Why Box is special?

My friends I had have a discussion about some topics about rust standard library. We've discussed a lot of stuff but there's one topic we can't comprehend: specialty of std::box::Box type.

We all know about one Box' feature that can't be implemented in stable rust nowadays:

  • Box can be dereferenced "by value" to move out its content onto stack, but as for me there.s not much difference between *boxed and boxed.into(), and the latter can be implemented in rust today.

So is there any reason except this one? I mean, not counting "a long time ago, in a galaxy far, far away...`.

Ok, I guess this is the answer:

  • The dereference operator for Box<T> produces a place which can be moved from. This means that the * operator and the destructor of Box<T> are built-in to the language.
  • Methods can take Box<Self> as a receiver.
  • A trait may be implemented for Box<T> in the same crate as T , which the orphan rules prevent for other generic types.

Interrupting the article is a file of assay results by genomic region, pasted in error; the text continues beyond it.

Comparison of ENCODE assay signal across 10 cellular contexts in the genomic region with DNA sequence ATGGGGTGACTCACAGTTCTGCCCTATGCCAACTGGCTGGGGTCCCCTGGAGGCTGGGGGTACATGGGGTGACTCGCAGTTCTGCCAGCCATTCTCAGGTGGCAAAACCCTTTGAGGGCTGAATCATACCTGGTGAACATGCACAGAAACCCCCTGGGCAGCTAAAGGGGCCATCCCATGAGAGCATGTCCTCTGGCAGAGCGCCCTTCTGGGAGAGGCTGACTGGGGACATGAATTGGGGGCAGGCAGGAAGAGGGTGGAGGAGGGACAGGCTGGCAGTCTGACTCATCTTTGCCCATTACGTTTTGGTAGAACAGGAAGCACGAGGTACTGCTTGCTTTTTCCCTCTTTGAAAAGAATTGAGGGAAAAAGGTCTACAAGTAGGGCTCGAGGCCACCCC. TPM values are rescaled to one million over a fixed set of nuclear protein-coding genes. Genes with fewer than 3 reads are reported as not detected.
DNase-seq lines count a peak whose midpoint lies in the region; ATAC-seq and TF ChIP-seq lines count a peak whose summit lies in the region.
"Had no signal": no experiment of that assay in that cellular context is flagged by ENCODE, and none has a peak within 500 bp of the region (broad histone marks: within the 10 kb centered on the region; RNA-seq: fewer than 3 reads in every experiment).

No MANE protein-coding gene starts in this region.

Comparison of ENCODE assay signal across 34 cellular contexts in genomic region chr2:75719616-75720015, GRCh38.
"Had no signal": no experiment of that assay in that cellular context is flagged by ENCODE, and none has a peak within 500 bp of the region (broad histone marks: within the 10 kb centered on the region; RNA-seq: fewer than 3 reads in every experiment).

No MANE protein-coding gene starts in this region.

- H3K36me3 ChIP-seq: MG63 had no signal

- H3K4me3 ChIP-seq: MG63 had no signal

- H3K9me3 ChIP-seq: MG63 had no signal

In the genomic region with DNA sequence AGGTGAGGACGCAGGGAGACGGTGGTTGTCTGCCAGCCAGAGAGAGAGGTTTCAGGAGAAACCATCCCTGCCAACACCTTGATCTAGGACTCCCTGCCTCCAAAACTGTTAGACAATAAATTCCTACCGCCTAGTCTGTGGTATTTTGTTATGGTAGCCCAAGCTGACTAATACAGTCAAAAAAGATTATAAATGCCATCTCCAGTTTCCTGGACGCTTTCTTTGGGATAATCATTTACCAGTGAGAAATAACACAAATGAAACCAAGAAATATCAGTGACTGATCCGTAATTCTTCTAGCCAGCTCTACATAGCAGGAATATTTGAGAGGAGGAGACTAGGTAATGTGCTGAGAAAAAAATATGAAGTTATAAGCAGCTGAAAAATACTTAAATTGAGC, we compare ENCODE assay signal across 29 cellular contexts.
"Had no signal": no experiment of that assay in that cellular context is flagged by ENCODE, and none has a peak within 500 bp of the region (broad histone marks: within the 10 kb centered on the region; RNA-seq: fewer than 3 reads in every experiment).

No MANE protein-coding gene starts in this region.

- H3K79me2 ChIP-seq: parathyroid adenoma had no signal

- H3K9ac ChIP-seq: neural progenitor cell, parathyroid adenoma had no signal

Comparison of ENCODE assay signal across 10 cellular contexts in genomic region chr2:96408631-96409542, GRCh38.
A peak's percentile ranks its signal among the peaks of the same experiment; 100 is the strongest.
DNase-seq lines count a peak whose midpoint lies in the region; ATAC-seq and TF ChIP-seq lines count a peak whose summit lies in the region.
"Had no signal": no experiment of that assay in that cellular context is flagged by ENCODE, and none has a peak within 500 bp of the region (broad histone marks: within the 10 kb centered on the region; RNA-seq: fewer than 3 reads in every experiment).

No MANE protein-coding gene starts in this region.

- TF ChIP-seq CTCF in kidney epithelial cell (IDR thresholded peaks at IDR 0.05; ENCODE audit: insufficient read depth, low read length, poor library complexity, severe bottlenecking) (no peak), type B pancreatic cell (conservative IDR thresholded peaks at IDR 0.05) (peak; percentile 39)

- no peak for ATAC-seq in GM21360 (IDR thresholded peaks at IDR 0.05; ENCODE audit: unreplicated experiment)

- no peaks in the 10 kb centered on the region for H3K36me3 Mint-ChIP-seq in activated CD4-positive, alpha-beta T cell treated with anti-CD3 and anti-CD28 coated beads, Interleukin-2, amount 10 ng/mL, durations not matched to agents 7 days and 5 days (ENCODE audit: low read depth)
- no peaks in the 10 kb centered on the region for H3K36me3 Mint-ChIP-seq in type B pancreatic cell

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The latter two points are not Box specific, but they are unstable so can't be implemented outside the standard library.

Methods taking Box<Self> as a receiver is part of the arbitrary_self_types feature, this has been extended to support some other types such as Pin<&mut Self> and Arc<Self>. There has been proposals to stabilize this so that types outside the standard library can be used as method receivers.

Being able to implement a trait for Box<SomeLocalType> is part of the fundamental feature, this is again also applied to Pin and some other types like Fn. As far as I'm aware there haven't been any concrete plans to expose this as a stable feature for other libraries to use.

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There is another very important thing to know about Box and how it is special: a Box pointer cannot be aliased.

That's why

let ft = Box::new(42);
let at_ft: *const i32 = &*ft;
let ft = ft; // invalidates at_ft
println!("{}", unsafe { at_ft.read() });
drop(ft);

is UB whereas

let ft = Box::into_raw(Box::new(42));
let at_ft: *const i32 = ft;
let ft = ft; // does not invalidate at_ft
println!("{}", unsafe { at_ft.read() });
unsafe { drop(Box::from_raw(ft)); }

is not.

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